Fiona Katauskas cartoon shows skeptical voters looking on as Santa Abbott is towed on his sleigh by a team of flying pigs

View this week's offering from Eureka Street's award winning political cartoonist.


Aussie diggers' pen as mighty as their sword

16 December 2014 | Gillian Bouras

Cartoon from 'Aussie'A soldier's life is usually one of bursts of brief action followed by extended periods of drudgery and boredom, and never was this more true than during this dreadful war of attrition that dragged on apparently interminably between 1914 and 1918. A book titled Aussie was published in 1920 as a bound collection of AIF soldiers’ own paper of the battlefield, wholly written, illustrated and printed in the field. 


Joe Hockey's prize orchid

16 December 2014 | Marcelle Mogg

Prized orchidIn his Mid Year Financial Economic Outlook statements this week, Treasurer Joe Hockey construed 'The Economy' as a rare prized orchid, requiring careful nurturing. The orchid is to be admired, and the gardener more so for the skill, expertise and craft that gives rise to such a beautiful creation. The trouble with treating The Economy like a prized bloom is that we fail to recognise that the it exists to serve people. 


Martin Place terror belies quiet progress in relations between cultures

15 December 2014 | Zac Alstin

Lindt chocolate shop seigeThe siege at the Lindt chocolate shop in Sydney's Martin Place is frightening for all Australians. It also obscures the progress of relations between Muslims and other Australians, as such events have such an unfortunate polarising 'us and them' effect.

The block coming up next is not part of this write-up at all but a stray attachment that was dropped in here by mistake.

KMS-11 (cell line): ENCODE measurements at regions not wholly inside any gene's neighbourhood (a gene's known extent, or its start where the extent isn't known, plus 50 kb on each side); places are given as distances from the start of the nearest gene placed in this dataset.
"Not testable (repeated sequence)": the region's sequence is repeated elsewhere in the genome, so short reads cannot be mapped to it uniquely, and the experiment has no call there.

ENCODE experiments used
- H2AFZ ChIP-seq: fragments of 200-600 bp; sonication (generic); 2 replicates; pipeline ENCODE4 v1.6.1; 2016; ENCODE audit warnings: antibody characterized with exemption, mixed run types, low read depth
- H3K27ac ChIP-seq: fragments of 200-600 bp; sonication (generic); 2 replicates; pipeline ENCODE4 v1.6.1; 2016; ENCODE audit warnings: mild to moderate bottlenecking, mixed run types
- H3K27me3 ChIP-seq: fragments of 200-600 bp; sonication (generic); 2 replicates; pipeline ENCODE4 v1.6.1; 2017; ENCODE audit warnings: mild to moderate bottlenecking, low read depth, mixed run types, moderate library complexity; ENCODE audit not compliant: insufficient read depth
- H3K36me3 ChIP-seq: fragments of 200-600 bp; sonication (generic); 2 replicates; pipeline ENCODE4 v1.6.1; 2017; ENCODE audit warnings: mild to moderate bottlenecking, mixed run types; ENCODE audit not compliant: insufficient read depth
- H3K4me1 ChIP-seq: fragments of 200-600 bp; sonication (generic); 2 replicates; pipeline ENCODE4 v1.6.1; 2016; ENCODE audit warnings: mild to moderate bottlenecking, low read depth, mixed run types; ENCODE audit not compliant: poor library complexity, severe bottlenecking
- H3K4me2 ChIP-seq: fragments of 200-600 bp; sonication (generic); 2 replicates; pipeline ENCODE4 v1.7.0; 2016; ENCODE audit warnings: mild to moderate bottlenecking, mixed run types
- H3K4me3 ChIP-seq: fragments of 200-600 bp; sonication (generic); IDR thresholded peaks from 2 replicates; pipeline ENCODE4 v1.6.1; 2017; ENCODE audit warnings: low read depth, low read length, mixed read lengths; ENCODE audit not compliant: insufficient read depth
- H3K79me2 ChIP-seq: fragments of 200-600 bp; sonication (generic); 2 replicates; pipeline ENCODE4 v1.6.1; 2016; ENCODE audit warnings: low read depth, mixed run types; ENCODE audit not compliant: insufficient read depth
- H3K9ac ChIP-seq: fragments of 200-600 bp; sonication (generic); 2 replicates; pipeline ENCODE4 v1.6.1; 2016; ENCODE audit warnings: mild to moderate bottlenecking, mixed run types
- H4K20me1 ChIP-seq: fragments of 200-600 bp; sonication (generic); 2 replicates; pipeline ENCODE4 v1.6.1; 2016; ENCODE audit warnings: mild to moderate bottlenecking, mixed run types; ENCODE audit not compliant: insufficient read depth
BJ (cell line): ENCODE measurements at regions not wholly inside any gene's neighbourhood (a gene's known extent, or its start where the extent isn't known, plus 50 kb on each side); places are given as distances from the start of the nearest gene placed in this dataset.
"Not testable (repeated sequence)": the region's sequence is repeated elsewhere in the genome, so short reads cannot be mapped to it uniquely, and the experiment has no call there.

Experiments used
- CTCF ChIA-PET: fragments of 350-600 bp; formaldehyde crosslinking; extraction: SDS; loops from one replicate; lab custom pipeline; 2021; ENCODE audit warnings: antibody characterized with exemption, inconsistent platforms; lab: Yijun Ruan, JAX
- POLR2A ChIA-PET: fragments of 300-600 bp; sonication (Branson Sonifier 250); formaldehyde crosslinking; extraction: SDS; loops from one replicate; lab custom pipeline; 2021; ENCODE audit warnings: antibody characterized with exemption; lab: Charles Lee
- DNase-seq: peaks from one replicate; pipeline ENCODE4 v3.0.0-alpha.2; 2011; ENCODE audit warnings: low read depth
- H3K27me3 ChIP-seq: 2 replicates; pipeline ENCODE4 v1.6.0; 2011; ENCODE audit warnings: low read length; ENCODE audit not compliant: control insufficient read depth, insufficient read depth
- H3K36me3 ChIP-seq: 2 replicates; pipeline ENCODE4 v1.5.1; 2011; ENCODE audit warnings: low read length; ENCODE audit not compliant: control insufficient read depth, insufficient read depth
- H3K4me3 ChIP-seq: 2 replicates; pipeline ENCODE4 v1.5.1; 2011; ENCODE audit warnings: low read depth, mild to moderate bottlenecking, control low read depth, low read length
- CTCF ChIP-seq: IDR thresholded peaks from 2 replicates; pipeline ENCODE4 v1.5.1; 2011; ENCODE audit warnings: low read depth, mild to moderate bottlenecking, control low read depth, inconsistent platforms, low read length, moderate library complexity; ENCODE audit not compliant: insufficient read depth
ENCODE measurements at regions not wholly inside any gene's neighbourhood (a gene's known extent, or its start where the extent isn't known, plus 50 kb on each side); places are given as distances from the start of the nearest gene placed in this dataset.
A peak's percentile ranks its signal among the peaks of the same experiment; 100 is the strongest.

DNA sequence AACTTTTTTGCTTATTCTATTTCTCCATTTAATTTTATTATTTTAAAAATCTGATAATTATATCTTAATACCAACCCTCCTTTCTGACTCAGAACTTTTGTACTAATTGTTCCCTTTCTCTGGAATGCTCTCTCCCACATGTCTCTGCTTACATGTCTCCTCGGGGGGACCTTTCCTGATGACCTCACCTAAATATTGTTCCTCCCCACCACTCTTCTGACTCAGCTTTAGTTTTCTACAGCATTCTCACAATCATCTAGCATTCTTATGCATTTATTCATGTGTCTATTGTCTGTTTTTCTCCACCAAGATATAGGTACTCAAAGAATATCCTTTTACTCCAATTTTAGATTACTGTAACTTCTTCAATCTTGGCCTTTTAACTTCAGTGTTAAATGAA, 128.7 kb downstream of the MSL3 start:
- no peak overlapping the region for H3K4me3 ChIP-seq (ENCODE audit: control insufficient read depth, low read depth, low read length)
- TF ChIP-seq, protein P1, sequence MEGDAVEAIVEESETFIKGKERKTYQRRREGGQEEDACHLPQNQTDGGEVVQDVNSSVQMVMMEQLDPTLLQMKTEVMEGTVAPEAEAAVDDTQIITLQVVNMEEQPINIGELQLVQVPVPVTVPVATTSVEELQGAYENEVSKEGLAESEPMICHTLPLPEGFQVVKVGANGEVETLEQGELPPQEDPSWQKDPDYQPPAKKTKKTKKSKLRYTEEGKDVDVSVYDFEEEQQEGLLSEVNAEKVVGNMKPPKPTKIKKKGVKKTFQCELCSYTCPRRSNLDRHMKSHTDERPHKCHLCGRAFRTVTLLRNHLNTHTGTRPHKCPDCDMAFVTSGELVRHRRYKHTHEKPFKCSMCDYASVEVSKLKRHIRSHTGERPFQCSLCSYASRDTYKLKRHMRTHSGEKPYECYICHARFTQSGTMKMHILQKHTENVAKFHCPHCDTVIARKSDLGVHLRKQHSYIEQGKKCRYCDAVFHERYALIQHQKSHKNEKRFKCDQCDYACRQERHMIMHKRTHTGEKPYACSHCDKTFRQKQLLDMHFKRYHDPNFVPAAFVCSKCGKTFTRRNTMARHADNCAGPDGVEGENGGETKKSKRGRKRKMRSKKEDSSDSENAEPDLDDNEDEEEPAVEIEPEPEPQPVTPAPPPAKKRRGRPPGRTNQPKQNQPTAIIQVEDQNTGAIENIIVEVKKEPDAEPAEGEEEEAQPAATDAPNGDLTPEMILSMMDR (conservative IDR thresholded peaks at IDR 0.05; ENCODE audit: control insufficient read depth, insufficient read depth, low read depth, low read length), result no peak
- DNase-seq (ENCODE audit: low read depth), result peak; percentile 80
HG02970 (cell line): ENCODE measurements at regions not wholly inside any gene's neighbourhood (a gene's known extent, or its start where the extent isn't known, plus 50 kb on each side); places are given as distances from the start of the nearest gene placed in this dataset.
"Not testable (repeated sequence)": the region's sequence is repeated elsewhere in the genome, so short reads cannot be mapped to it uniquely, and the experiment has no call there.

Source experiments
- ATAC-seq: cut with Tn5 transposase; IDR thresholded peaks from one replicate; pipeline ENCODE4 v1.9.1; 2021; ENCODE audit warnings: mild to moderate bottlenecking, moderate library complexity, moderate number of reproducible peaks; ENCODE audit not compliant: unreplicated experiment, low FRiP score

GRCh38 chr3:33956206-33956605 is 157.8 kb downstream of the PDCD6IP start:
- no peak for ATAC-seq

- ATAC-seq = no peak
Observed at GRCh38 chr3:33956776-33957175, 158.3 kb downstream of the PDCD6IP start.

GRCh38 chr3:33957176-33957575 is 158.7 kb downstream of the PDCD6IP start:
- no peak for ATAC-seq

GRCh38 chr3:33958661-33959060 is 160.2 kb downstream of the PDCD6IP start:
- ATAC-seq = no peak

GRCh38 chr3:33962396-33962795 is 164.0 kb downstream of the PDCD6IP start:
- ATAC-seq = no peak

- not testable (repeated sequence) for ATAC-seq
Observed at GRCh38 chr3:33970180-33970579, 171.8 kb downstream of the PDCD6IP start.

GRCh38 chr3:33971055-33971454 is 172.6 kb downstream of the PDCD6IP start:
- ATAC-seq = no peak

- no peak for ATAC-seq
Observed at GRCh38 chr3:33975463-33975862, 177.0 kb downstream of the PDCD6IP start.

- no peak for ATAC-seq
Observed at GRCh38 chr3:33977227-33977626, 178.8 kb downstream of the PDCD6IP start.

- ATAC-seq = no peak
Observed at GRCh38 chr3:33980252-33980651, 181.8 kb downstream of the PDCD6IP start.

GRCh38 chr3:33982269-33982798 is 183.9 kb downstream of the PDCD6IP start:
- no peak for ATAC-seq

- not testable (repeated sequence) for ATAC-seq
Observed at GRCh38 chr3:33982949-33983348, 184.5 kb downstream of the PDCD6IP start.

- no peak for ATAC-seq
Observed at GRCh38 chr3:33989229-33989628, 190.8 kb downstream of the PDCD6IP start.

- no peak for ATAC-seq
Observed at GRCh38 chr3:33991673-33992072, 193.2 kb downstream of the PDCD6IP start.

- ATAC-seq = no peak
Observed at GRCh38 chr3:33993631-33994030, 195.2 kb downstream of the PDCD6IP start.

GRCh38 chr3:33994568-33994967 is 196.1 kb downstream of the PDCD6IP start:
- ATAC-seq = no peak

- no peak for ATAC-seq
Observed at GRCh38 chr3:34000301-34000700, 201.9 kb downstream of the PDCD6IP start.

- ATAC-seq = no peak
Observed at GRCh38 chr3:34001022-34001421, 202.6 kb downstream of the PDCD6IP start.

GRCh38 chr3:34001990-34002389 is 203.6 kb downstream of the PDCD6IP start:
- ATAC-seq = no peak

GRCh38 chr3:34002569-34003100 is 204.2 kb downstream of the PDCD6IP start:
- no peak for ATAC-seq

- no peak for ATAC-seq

Wee Mary MacKillop minds the shop

15 December 2014 | Brian Doyle

Young Mary MacKillop bronze statueI can tell you that Fitzroy always was and will be a wry wilderness; Every colour and ethnicity and language you can imagine lives there... And now I see wee quiet shy Mary MacKillop there, minding a shop. She is fourteen. Her people are Scottish. She will be legendary, later.


Politics of mediocrity threaten Blake religious art prize

14 December 2014 | Michael Mullins

'Richard' by Hedy RittermanOur fickle politics shows that the majority of Australians are prepared to gloss over serious issues such as how to answer the life and death needs of the refugees whose lives have been disrupted by the wars we wage. Politicians are driven by opinion polls, and most corporate sponsors are inclined to follow their lead. That is why Saturday's 63rd Blake religious art prize may be the last.


Activists strike back against the Empire

11 December 2014 | Sally Cloke

Love Makes a Way badgeOn Wednesday, 53 Christian protesters were arrested staging 'pray-in' actions at politicians' offices around the country. Eight were allegedly strip searched before being formally charged with trespass after praying in the Perth office of Foreign Minister Julie Bishop. There are echoes of martyrdom in the early church, which involved the refusal to worship the emperor. In contemporary Australia, the resistance is to the border protection regime.